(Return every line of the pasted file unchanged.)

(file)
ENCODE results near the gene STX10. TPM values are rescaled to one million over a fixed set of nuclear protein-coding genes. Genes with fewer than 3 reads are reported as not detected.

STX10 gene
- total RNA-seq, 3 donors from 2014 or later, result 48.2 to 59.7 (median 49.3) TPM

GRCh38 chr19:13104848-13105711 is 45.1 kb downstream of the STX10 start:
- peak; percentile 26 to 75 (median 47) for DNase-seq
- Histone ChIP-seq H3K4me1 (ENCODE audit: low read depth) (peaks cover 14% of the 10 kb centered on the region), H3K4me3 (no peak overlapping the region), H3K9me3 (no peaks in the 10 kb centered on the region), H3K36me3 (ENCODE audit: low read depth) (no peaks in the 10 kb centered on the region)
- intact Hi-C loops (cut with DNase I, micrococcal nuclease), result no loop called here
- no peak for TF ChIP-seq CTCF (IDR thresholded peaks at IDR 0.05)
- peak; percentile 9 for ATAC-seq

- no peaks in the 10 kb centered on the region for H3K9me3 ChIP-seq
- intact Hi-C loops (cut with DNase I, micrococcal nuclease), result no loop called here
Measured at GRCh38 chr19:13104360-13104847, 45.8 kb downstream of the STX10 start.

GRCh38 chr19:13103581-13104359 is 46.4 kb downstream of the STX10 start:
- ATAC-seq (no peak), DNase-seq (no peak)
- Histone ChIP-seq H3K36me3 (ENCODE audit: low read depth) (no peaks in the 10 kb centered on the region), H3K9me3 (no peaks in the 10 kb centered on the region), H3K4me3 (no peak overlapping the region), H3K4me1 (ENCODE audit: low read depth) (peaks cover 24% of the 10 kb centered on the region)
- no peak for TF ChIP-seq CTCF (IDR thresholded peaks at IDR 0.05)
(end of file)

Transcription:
ENCODE results near the gene STX10. TPM values are rescaled to one million over a fixed set of nuclear protein-coding genes. Genes with fewer than 3 reads are reported as not detected.

STX10 gene
- total RNA-seq, 3 donors from 2014 or later, result 48.2 to 59.7 (median 49.3) TPM

GRCh38 chr19:13104848-13105711 is 45.1 kb downstream of the STX10 start:
- peak; percentile 26 to 75 (median 47) for DNase-seq
- Histone ChIP-seq H3K4me1 (ENCODE audit: low read depth) (peaks cover 14% of the 10 kb centered on the region), H3K4me3 (no peak overlapping the region), H3K9me3 (no peaks in the 10 kb centered on the region), H3K36me3 (ENCODE audit: low read depth) (no peaks in the 10 kb centered on the region)
- intact Hi-C loops (cut with DNase I, micrococcal nuclease), result no loop called here
- no peak for TF ChIP-seq CTCF (IDR thresholded peaks at IDR 0.05)
- peak; percentile 9 for ATAC-seq

- no peaks in the 10 kb centered on the region for H3K9me3 ChIP-seq
- intact Hi-C loops (cut with DNase I, micrococcal nuclease), result no loop called here
Measured at GRCh38 chr19:13104360-13104847, 45.8 kb downstream of the STX10 start.

GRCh38 chr19:13103581-13104359 is 46.4 kb downstream of the STX10 start:
- ATAC-seq (no peak), DNase-seq (no peak)
- Histone ChIP-seq H3K36me3 (ENCODE audit: low read depth) (no peaks in the 10 kb centered on the region), H3K9me3 (no peaks in the 10 kb centered on the region), H3K4me3 (no peak overlapping the region), H3K4me1 (ENCODE audit: low read depth) (peaks cover 24% of the 10 kb centered on the region)
- no peak for TF ChIP-seq CTCF (IDR thresholded peaks at IDR 0.05)